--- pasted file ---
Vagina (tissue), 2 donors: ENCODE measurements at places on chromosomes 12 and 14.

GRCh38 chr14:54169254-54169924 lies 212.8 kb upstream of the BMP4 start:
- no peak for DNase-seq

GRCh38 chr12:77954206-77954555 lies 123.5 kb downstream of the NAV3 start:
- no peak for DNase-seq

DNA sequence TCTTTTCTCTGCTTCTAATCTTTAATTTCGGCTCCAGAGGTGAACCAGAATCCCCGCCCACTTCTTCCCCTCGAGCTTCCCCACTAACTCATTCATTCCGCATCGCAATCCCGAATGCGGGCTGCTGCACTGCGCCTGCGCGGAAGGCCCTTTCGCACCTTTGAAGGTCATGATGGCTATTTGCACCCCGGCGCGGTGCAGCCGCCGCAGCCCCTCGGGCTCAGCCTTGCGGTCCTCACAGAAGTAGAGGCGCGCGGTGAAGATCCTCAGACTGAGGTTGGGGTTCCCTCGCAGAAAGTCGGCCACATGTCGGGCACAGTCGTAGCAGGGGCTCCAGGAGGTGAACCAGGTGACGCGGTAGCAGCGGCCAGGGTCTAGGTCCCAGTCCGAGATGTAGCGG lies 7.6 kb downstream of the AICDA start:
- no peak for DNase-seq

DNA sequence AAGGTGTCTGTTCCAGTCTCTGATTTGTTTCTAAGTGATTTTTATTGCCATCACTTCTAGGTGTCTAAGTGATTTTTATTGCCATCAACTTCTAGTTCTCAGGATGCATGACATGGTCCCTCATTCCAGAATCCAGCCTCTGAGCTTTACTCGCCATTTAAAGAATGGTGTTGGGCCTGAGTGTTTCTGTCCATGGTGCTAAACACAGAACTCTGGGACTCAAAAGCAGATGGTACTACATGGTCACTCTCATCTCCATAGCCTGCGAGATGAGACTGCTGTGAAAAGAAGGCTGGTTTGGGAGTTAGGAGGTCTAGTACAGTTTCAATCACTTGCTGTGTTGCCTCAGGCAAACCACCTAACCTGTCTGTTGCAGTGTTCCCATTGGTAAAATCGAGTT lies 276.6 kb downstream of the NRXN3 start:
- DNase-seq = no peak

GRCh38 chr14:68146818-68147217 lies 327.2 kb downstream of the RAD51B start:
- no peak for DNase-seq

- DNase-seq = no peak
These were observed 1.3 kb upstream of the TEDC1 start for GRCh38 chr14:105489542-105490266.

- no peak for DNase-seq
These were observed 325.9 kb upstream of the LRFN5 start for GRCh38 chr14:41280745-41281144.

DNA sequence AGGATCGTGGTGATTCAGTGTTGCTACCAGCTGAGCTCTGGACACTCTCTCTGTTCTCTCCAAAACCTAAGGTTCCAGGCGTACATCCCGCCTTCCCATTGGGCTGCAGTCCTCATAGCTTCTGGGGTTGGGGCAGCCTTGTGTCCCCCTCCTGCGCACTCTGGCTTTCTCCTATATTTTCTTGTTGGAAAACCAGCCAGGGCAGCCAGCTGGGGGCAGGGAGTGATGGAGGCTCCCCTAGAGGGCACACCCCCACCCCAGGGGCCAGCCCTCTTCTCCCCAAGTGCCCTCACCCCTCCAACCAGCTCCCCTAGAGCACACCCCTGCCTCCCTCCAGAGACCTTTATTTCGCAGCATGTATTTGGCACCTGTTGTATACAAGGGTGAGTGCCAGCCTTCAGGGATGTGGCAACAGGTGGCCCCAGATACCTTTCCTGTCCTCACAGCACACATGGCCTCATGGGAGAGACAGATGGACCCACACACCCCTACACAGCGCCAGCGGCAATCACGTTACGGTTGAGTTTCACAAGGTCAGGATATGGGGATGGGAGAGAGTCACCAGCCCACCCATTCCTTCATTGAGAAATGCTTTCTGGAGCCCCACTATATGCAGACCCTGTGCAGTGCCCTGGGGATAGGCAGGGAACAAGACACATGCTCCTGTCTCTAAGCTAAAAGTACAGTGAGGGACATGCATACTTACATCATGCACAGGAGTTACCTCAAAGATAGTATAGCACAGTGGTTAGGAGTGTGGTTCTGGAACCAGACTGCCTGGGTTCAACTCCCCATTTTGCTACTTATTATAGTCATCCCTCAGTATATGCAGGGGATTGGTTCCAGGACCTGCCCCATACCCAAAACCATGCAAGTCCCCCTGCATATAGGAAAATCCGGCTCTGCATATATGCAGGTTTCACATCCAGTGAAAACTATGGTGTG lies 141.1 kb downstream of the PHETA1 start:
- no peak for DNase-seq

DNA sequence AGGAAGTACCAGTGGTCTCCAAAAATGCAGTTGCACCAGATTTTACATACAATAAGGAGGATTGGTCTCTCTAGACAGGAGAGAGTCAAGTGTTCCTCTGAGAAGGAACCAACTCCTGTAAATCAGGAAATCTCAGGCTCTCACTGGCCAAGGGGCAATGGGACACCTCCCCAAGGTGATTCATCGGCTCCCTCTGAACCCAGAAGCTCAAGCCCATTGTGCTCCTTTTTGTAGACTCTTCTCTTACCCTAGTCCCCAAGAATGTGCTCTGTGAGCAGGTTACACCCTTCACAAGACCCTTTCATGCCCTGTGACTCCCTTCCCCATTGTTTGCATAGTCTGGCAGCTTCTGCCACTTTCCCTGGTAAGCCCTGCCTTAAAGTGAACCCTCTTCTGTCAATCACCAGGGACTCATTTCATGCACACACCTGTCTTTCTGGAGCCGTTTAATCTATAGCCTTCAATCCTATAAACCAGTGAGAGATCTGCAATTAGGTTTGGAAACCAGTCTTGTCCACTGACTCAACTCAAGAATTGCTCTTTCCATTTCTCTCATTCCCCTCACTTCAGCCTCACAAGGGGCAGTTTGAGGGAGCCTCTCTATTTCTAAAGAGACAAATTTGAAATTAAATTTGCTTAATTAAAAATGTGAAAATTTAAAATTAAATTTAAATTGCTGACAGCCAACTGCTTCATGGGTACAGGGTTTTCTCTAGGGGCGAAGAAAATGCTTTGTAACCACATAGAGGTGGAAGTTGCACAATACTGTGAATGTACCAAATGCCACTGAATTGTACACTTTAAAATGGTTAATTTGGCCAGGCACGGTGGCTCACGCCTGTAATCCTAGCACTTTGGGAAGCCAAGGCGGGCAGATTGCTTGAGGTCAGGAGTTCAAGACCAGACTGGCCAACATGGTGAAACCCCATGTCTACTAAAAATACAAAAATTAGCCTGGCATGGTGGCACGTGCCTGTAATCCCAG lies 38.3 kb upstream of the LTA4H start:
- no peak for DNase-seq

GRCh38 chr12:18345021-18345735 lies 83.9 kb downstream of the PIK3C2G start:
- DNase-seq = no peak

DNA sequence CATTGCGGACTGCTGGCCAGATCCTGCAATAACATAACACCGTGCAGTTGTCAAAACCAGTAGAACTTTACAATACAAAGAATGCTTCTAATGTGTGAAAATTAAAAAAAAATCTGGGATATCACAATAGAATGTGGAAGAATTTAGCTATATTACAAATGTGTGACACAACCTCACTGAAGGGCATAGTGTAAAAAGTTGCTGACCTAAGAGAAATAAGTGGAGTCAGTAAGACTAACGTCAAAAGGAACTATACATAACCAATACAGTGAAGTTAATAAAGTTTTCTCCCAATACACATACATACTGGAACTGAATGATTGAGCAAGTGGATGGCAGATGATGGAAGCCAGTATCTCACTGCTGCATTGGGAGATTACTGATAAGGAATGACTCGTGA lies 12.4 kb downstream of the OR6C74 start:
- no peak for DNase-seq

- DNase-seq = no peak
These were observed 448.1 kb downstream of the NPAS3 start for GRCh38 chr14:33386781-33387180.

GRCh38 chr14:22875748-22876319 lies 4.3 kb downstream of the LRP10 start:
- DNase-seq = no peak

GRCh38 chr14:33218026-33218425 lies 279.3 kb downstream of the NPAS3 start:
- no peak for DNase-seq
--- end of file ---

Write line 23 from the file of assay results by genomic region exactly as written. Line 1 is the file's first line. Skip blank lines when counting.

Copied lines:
- no peak for DNase-seq